NEWS RELEASE, 10/20/98

UC Berkeley receives $42 million grant from FEMA to make four of its older buildings earthquake safe

By Robert Sanders, Public Affairs

BERKELEY -- The University of California, Berkeley, today (Tuesday, Oct. 20) received a $42 million grant from the Federal Emergency Management Agency (FEMA) to design and build seismic retrofitting for four campus buildings that are vulnerable in a major earthquake.

Earlier this year, the Berkeley campus had applied to FEMA's Hazard Mitigation Grant Program for funds to help design and build seismic retrofitting for Hildebrand Hall, Latimer Hall, the Samuel Silver Space Sciences Laboratory and Barrows Hall, and was optimistic that an award from FEMA would jump-start the retrofit process.

UC Berkeley Chancellor Robert M. Berdahl said he was elated when he was informed that FEMA was awarding the campus an unprecedented $42 million for the four projects.

"This is an exceptional opportunity for us to accelerate the critically needed seismic safety work on campus," said Berdahl. "It's great to see FEMA investing funding in preventive work that can help our university avoid much more costly repairs after the fact."

The grant also is a challenge to the campus, since the university must design the retrofitting for each building and start the construction process within the next two years.

The award comes with the stipulation that UC Berkeley find matching funds to accomplish the projects. The $42 million from FEMA covers more than half of the estimated cost, about 56 percent. At the moment, the campus is reviewing available options for these matching funds.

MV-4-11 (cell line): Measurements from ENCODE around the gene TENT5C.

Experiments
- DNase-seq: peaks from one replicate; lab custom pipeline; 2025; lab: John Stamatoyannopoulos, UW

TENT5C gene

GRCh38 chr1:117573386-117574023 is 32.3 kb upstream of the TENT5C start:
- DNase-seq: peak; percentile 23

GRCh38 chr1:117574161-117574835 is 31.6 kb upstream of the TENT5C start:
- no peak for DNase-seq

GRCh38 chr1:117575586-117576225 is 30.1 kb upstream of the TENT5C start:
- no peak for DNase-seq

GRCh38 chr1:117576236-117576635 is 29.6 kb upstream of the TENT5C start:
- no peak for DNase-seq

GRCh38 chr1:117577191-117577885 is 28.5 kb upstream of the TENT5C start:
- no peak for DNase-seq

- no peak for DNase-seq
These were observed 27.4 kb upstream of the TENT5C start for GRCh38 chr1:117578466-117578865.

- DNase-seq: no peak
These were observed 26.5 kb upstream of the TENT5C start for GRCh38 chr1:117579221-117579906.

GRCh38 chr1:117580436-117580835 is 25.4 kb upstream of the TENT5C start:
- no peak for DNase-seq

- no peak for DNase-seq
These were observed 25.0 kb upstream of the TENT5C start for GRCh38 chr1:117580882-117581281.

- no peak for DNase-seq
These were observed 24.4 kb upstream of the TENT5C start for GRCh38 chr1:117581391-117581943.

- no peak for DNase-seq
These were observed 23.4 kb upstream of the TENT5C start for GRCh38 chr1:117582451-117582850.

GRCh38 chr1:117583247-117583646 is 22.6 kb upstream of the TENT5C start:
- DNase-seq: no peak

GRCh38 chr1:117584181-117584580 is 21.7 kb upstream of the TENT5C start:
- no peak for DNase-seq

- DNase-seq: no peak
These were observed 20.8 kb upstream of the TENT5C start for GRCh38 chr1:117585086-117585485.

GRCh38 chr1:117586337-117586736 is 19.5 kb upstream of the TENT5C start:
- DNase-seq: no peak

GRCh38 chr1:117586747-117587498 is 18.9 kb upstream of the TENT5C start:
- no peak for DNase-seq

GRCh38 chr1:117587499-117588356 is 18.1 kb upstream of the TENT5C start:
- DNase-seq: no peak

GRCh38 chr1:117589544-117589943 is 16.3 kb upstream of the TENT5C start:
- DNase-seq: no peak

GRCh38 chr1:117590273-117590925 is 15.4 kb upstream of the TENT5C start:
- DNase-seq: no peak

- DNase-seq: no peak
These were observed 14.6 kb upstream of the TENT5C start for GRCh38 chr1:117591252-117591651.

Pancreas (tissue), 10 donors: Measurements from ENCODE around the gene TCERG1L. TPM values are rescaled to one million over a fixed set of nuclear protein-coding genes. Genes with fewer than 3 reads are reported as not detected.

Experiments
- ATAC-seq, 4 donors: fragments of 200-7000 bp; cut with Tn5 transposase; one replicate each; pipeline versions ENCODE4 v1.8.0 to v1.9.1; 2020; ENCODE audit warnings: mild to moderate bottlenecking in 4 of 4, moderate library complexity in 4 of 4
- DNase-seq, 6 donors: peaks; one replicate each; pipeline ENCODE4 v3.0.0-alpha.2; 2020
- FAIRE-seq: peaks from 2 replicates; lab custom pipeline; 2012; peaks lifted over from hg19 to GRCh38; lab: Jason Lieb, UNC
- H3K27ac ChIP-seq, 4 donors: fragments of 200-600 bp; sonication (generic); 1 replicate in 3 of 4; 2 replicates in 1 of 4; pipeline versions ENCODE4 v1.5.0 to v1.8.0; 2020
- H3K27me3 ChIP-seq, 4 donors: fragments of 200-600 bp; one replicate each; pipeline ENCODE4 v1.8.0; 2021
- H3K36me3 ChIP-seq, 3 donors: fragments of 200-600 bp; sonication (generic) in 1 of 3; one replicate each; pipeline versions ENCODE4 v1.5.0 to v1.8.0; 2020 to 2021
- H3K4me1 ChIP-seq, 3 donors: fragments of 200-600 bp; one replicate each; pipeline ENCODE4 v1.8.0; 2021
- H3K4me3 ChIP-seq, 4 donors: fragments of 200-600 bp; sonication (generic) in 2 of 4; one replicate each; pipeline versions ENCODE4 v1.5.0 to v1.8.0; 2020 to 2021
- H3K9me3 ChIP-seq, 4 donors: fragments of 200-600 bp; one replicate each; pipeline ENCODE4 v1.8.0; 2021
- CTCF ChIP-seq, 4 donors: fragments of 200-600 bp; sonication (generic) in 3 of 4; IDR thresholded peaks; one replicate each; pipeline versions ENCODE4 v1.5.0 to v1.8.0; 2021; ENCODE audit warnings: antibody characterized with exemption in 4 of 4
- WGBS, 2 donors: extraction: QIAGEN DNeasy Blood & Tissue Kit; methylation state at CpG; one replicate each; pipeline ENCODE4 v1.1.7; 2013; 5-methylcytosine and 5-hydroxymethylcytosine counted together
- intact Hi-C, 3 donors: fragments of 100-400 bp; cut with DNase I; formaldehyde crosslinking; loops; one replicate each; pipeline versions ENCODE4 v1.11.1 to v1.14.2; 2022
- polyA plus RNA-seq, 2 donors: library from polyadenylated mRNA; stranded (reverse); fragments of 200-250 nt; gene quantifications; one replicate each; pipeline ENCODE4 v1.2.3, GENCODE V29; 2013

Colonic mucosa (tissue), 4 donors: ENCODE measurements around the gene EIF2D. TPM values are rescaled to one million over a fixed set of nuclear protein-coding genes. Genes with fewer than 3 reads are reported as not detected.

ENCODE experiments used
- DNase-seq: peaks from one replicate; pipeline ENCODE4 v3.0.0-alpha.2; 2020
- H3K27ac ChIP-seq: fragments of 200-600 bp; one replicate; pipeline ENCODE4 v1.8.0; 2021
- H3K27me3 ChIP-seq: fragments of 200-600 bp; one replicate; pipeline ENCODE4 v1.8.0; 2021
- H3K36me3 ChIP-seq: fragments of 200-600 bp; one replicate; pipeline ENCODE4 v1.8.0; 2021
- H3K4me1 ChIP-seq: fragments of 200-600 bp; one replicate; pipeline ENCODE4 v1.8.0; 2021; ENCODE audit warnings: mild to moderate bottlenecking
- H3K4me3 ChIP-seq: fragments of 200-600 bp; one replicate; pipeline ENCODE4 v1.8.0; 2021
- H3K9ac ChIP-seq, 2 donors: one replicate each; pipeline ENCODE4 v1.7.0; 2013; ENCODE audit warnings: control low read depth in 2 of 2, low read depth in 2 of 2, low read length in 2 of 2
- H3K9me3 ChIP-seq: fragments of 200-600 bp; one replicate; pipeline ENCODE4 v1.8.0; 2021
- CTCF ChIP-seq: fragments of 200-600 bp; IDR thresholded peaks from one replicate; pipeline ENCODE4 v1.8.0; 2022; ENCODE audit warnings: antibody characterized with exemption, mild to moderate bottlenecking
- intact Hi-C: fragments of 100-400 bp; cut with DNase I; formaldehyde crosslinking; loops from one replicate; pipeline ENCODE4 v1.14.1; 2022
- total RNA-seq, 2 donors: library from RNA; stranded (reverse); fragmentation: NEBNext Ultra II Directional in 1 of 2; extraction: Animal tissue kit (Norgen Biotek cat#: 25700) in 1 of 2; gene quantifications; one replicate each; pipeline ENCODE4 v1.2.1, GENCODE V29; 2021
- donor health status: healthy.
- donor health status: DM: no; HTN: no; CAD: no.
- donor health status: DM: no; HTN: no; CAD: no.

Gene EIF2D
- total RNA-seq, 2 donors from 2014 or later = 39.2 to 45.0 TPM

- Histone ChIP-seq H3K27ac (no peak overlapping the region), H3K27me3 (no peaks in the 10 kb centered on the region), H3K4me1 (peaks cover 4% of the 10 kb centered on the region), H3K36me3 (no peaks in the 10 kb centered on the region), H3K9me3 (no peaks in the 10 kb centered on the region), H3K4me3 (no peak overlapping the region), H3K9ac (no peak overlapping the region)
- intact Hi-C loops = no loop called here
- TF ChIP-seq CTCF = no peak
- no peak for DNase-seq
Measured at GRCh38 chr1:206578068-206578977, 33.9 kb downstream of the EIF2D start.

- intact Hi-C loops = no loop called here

The projects to be funded by the FEMA grant are:

o $16.7 million for seismic safety corrections to Hildebrand Hall, a building completed in 1966 and housing many laboratories in the College of Chemistry, as well as the Chemistry Library.

o $9.8 million for seismic safety corrections to Latimer Hall, built in 1963. Latimer houses teaching laboratories and lecture halls for the College of Chemistry, plus the Office of the Dean.

o $8.1 million for retrofit of the Samuel Silver Space Sciences Laboratory, located at the top of the Berkeley Hills on Upper Centennial Drive. The building, completed in 1966, contains laboratories for many NASA-funded projects, and is the headquarters for several satellite control centers, including mission control for the Fast Auroral SnapshoT (FAST) small-class explorer satellite.

o $7.3 million for retrofit of Barrows Hall, an eight-story building now home to various departments, including political science, sociology and ethnic studies, in the College of Letters and Science. It was originally built in 1964 to house the business school.

The four structures were selected from a long list of campus buildings that will need seismic retrofitting in the next 20 years to upgrade them to an acceptable level of life safety. They were chosen because of their high occupancy and the large amount of federally funded research conducted in these facilities.

Today Chancellor Berdahl and representatives of a dozen universities from around the country also met with FEMA director James Lee Witt to discuss a disaster resistant universities program.

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